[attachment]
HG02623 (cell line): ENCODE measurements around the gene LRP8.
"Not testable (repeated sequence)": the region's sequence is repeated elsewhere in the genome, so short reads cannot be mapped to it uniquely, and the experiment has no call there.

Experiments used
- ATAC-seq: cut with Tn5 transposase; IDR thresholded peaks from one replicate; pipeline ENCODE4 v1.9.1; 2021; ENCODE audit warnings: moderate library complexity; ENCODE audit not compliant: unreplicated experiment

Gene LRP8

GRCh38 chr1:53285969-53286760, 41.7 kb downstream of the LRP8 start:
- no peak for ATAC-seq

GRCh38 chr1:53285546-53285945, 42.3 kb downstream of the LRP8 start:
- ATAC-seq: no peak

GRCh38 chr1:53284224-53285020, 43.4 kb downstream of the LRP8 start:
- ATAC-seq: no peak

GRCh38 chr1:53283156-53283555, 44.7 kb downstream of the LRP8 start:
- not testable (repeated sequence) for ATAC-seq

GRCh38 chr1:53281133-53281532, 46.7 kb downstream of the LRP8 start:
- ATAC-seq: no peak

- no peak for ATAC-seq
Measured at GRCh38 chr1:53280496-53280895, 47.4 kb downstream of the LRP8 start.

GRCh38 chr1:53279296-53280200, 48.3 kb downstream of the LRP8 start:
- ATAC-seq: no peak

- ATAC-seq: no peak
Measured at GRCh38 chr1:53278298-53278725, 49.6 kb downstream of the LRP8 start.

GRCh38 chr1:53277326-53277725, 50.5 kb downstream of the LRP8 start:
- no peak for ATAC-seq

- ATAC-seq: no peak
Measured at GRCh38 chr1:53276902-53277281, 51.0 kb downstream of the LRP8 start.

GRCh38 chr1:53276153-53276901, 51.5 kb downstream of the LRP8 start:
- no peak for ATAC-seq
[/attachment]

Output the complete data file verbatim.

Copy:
HG02623 (cell line): ENCODE measurements around the gene LRP8.
"Not testable (repeated sequence)": the region's sequence is repeated elsewhere in the genome, so short reads cannot be mapped to it uniquely, and the experiment has no call there.

Experiments used
- ATAC-seq: cut with Tn5 transposase; IDR thresholded peaks from one replicate; pipeline ENCODE4 v1.9.1; 2021; ENCODE audit warnings: moderate library complexity; ENCODE audit not compliant: unreplicated experiment

Gene LRP8

GRCh38 chr1:53285969-53286760, 41.7 kb downstream of the LRP8 start:
- no peak for ATAC-seq

GRCh38 chr1:53285546-53285945, 42.3 kb downstream of the LRP8 start:
- ATAC-seq: no peak

GRCh38 chr1:53284224-53285020, 43.4 kb downstream of the LRP8 start:
- ATAC-seq: no peak

GRCh38 chr1:53283156-53283555, 44.7 kb downstream of the LRP8 start:
- not testable (repeated sequence) for ATAC-seq

GRCh38 chr1:53281133-53281532, 46.7 kb downstream of the LRP8 start:
- ATAC-seq: no peak

- no peak for ATAC-seq
Measured at GRCh38 chr1:53280496-53280895, 47.4 kb downstream of the LRP8 start.

GRCh38 chr1:53279296-53280200, 48.3 kb downstream of the LRP8 start:
- ATAC-seq: no peak

- ATAC-seq: no peak
Measured at GRCh38 chr1:53278298-53278725, 49.6 kb downstream of the LRP8 start.

GRCh38 chr1:53277326-53277725, 50.5 kb downstream of the LRP8 start:
- no peak for ATAC-seq

- ATAC-seq: no peak
Measured at GRCh38 chr1:53276902-53277281, 51.0 kb downstream of the LRP8 start.

GRCh38 chr1:53276153-53276901, 51.5 kb downstream of the LRP8 start:
- no peak for ATAC-seq